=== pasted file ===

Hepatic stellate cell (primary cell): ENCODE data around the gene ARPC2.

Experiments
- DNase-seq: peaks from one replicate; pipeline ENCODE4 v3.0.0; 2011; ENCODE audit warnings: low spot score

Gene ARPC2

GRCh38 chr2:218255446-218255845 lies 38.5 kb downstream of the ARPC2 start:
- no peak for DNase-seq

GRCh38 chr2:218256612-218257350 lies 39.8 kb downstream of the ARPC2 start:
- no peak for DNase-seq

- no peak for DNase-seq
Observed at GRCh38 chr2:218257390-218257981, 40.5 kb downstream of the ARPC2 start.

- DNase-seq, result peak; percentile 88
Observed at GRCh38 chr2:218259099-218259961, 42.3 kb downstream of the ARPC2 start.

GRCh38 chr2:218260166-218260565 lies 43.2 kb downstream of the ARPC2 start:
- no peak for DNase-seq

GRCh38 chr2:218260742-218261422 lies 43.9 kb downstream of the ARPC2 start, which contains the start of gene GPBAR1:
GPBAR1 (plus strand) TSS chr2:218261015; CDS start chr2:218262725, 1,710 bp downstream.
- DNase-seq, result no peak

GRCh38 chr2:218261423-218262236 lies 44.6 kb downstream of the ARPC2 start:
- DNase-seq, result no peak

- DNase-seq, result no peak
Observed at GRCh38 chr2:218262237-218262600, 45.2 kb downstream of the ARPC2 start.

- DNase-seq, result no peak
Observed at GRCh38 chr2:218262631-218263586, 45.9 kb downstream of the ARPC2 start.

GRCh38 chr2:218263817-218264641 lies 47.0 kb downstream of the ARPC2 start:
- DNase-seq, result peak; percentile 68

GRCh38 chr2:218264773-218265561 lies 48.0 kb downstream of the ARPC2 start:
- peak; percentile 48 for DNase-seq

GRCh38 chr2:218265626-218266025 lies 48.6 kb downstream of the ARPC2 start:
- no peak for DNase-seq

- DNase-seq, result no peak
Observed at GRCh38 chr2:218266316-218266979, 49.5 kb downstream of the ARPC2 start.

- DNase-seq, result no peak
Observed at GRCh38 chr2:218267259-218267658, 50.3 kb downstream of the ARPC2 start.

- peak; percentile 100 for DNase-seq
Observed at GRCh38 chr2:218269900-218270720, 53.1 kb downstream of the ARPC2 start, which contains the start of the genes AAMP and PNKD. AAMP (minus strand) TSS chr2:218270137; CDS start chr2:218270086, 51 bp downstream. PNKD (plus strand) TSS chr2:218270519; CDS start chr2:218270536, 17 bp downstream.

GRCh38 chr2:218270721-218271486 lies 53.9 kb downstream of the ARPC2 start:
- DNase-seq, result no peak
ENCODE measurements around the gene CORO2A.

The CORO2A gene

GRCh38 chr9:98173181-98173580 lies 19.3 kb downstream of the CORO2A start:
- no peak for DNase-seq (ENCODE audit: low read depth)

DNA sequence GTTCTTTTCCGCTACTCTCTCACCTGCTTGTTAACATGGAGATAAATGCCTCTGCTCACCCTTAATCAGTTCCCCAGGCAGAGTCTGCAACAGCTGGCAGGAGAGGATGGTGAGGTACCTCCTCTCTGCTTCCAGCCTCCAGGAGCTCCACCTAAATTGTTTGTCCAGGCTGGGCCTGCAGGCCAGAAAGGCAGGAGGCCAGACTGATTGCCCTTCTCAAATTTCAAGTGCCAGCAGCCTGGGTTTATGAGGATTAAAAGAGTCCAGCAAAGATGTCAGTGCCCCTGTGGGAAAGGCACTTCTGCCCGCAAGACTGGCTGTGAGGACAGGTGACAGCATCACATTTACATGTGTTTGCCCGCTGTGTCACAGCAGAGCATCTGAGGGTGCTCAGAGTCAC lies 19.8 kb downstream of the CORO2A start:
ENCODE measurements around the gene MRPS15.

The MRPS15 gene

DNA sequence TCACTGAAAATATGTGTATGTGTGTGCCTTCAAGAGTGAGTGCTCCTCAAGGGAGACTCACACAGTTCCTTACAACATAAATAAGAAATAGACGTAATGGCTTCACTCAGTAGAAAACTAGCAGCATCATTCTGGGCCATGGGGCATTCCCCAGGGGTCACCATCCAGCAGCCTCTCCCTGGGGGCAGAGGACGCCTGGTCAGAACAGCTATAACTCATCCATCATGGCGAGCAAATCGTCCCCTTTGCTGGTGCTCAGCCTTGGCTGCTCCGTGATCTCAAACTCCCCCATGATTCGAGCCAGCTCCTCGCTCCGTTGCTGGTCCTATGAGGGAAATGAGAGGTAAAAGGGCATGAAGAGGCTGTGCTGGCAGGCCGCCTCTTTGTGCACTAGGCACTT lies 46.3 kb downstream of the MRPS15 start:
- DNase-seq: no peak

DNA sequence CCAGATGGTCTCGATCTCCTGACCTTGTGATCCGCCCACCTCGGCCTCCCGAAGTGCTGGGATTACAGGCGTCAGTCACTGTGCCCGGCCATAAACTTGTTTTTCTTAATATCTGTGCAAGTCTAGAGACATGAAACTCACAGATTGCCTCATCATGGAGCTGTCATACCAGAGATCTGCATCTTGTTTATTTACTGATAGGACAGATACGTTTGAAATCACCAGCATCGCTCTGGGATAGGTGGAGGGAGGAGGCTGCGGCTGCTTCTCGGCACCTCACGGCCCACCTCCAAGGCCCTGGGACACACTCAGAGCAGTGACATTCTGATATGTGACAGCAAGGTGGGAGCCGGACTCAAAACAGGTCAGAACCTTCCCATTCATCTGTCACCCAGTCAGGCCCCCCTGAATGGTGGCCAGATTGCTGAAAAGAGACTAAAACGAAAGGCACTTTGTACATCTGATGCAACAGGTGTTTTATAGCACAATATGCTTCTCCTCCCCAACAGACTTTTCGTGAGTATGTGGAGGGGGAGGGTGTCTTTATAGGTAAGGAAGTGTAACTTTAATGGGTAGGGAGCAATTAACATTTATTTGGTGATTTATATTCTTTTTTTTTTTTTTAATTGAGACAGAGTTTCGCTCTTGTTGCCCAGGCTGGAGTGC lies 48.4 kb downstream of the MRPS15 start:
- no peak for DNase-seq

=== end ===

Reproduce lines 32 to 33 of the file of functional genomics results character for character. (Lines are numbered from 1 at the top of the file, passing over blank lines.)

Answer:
- DNase-seq, result no peak
Observed at GRCh38 chr2:218267259-218267658, 50.3 kb downstream of the ARPC2 start.